Roach and rudd defy the heat at the weir

July 25, 2018 at 1:25 pm

The effort of loading my fishing gear into the van, was enough to induce an all over sweat, as 32 C temperatures continued across southern England this week. Heeding advice by the Met. Office to stay out of the sun between 11 am and 3 pm, I had decided that a couple of late afternoon hours in the shade at the weir on my local river, would be enough to see how the lower end of the fishery had recovered from the 2017 pollution, my last outing there this February producing not a single bite.

Having unloaded and pulled the trolley 200 yards to the weir swim, it was a relief to get my tackle box in position out of the unrelenting sunshine and sit down. I set up my 14 ft Browning match rod, to fish a 6 No 4 ali stem stick float, with bread punch on the size 14 hook. This is my usual rig for this pool, where big chub, roach and the occasional carp could be expected in the past, but today it was all about, what would be biting, if anything. There was very little flow coming down the river to my left, the depth a foot down on normal, while the outfall from the town water treatment works was pushing as hard as ever, creating an eddy that extended well upstream beneath my feet.

A couple of balls of liquidised bread were dropped into the middle and I saw them carried back over to my bank by the eddy. There is usually enough flow to keep the feed and the float down the middle here, the inside bank so full of snags, that it is fished at one’s peril, although worth a few trots to start with, due to a few resident chub being ready to take the bait before the snags do. The biggies were not there, but a 3 oz chub buried the float first cast. A cast to the centre of the foam and the float was gone again, this time a small rudd swinging to hand. In again and now a small roach. A couple more balls went in and the float bobbed a few times and dragged under. A gudgeon came to hand.

These have gone from the upper section of the river, but this little fellow was a welcome sight. I tried a trot along the edge of the foam, holding back in the rapid flow, feeling the line tighten against my finger as the float sank. Bang! This was a better fish, fighting hard across the weir stream, a nice roach having taken the 7 mm pellet of bread.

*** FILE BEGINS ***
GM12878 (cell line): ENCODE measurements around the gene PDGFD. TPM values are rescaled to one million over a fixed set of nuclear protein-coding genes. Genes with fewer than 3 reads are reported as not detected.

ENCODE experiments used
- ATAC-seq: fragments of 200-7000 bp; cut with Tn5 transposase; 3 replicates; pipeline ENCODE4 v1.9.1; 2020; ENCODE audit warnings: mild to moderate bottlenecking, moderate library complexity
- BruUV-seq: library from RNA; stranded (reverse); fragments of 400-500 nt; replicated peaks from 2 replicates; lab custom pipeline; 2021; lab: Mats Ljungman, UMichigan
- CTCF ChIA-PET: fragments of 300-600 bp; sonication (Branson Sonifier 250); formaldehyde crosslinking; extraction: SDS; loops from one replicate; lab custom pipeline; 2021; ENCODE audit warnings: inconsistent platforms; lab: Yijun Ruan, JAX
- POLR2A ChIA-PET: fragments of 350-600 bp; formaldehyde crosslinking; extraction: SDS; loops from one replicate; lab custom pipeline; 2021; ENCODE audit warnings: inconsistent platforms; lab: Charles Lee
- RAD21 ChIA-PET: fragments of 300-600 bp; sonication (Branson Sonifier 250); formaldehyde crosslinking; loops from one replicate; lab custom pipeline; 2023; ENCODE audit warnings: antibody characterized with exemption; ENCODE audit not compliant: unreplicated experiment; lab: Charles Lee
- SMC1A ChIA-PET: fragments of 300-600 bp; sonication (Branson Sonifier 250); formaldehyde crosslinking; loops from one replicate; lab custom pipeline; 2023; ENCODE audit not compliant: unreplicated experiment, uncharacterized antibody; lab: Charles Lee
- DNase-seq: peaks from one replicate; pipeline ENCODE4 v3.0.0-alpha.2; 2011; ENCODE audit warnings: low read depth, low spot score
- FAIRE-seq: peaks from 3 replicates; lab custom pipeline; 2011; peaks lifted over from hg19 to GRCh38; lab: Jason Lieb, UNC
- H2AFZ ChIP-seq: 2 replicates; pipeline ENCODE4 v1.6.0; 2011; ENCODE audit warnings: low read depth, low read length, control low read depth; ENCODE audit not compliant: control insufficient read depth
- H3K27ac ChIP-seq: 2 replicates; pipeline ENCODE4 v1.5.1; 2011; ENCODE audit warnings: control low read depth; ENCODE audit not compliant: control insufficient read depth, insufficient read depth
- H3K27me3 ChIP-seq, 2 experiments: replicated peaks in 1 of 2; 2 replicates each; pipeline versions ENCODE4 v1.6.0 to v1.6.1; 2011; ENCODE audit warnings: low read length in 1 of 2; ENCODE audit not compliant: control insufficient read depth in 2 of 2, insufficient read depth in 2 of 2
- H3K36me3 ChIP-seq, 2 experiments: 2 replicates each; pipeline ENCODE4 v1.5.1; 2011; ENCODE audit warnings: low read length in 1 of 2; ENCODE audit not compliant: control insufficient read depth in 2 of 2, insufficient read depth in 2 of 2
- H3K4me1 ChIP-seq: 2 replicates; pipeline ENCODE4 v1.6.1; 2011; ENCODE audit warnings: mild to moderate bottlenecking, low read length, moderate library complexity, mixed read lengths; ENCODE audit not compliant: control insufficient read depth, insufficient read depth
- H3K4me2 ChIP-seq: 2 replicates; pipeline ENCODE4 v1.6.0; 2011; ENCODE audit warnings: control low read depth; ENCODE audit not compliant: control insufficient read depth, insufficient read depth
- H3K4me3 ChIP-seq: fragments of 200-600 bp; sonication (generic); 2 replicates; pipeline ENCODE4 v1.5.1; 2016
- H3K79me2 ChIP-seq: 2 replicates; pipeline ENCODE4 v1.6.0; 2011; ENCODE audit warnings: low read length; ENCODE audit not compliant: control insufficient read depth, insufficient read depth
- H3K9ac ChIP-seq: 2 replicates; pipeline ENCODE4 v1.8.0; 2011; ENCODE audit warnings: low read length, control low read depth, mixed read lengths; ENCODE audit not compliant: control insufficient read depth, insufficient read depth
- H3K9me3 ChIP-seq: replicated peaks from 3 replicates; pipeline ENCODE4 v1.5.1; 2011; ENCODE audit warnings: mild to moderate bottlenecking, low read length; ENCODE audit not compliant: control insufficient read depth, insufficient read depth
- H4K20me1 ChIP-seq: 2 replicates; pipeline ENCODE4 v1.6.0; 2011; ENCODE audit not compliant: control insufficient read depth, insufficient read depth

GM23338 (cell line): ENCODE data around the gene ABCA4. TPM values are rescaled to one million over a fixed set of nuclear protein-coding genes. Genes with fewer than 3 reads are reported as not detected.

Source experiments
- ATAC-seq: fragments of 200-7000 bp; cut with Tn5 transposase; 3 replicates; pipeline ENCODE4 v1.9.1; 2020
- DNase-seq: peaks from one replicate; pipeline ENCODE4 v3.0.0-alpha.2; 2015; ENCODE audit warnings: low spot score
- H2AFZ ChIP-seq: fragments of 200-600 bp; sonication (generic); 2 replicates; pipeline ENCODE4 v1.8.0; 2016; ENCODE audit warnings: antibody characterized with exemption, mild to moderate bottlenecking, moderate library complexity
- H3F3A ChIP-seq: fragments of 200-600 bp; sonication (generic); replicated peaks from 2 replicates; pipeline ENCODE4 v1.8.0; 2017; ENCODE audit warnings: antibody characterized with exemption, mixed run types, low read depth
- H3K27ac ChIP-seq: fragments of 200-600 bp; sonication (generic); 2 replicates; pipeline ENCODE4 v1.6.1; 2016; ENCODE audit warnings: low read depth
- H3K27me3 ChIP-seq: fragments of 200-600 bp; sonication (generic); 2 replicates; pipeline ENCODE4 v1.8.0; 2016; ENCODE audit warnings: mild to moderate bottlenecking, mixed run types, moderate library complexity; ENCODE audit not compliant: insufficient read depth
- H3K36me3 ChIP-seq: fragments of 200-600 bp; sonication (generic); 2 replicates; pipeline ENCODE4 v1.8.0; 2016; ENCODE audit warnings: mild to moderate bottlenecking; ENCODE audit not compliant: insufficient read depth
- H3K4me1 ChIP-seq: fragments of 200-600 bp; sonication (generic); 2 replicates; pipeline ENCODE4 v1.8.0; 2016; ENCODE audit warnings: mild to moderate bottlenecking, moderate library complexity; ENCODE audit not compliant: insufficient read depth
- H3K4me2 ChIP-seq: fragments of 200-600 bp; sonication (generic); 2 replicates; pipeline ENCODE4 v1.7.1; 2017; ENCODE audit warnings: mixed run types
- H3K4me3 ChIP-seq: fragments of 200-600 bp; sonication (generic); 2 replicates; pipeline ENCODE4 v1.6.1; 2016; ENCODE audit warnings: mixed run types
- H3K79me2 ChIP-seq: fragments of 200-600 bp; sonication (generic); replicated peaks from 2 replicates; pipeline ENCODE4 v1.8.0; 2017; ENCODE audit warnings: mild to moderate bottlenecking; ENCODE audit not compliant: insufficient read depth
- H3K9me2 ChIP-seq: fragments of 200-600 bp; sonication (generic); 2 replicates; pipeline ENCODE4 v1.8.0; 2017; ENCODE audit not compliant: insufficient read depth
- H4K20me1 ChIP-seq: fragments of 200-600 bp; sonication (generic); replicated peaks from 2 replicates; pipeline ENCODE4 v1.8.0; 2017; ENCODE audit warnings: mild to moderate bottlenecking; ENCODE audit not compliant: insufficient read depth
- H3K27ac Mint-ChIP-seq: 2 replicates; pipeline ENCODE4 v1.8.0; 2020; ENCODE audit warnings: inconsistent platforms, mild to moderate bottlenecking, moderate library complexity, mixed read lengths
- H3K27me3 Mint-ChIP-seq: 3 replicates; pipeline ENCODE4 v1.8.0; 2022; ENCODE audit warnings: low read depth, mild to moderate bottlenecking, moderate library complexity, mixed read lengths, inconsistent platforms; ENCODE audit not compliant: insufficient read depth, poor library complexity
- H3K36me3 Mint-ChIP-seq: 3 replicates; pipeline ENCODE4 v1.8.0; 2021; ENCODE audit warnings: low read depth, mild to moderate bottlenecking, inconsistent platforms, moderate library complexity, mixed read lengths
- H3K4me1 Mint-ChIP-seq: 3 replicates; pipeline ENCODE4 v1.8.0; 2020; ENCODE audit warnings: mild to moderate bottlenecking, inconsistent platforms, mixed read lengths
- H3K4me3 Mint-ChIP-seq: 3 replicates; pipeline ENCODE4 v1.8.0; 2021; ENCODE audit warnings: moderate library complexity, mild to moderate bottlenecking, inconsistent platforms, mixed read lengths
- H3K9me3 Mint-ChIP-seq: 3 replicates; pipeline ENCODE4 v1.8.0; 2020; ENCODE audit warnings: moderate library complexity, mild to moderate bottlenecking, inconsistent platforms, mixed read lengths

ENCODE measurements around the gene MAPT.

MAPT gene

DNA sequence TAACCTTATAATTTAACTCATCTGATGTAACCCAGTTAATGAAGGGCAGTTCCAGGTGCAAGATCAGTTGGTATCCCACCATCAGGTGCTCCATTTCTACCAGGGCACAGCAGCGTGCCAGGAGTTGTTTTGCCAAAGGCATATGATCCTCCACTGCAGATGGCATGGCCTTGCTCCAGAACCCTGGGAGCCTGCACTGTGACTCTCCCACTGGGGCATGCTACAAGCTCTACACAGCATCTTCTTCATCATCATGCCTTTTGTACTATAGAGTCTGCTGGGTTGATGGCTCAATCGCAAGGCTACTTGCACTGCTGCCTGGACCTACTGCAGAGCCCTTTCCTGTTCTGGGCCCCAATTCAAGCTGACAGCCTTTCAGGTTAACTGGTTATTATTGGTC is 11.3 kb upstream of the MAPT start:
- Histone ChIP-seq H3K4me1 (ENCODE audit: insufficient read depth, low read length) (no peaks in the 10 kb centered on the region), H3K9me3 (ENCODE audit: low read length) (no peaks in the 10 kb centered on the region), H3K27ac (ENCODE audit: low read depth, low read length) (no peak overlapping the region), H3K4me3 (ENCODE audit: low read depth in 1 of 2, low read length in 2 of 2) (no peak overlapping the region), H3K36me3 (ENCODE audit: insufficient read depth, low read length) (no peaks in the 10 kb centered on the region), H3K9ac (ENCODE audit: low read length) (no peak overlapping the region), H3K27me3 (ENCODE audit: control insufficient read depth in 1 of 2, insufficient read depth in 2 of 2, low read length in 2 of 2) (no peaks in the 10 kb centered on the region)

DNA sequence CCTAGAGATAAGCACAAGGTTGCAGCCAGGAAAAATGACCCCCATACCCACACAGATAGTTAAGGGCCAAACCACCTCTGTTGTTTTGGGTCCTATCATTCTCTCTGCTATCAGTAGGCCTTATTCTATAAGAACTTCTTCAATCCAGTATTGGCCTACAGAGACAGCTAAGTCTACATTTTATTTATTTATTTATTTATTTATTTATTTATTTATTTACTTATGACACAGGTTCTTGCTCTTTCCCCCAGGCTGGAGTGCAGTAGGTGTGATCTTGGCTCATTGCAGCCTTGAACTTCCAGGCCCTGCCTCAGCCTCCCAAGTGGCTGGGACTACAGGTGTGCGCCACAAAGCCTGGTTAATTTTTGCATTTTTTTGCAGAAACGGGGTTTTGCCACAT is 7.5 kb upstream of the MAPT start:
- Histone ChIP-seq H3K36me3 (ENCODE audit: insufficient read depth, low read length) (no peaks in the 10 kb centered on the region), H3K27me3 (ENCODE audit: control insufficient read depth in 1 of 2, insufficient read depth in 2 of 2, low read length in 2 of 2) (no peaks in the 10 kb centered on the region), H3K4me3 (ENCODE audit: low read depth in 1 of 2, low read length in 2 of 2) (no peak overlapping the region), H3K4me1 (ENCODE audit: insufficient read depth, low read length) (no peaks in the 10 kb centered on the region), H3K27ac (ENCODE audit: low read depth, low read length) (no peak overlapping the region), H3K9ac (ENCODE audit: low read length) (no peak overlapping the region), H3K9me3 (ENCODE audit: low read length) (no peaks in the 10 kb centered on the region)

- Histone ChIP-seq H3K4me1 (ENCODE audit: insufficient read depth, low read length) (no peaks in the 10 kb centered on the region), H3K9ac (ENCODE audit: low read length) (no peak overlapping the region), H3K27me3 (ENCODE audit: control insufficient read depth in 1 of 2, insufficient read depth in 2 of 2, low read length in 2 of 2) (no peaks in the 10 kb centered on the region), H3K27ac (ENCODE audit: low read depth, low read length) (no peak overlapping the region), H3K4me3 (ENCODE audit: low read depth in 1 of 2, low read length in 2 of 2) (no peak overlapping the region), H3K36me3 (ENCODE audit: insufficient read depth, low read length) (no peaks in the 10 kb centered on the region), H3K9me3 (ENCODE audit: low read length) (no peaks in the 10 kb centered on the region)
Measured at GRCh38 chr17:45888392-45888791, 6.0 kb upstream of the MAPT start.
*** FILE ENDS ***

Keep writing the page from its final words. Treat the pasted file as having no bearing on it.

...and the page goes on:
This is what I had been hoping for, there were still some decent roach here. My next trot through the foam seeing the float plunge as an even larger roach fought for freedom.

I had swung the previous roach in, but this time made the effort to lean out over the high bank with the landing net. These roach have always been infected with the black spot virus, not found elsewhere on the river.

Rudd are supposed to be still water fish, but these prefer the fast aerated water of the weir.

Continuing to feed every few casts kept the bites coming, but now I was having trouble with the punch bread. Not my usual Warburtons Blue, I had tried another supposed “stay fresh” brand that had been on offer at Tescos. From frozen, it was initially too wet and soft for the punch, then going through a rapid drying out cycle in the heat, to become too dry to stay on the hook. It came off, when held back in the flow and was stolen from the hook before a bite could develope. I began striking at every dip of the float, bumping a few better fish. The slices still had their crusts on and tearing these off and punching through the crusts gave a firm hook hold and I was back in business.

This rudd was a bonus among a swarm of small gudgeon, that took over the centre area of the pool, I had been glad to see them at first, but now they were becoming a nuisance.

This gudgeon fought like a demon, running hard into the flow and upstream into the weir stream. A few more ounces and these could be a serious contender.

The bread crusts were now gone and a double punched 7 mm bread pellet gave a dip bite, followed by an instant strike, that bent the rod tip over as another roach made off into the foaming water.

The net came out for the last time for this quality roach, as it was now getting close to tea time, my wife having her marinated chicken kebabs on their skewers, ready for the oven.

Not a massive haul, but about 30 fish in under two hours, proof enough that the river is now worth a longer session, once there has been some rain and the temperatures return to normal.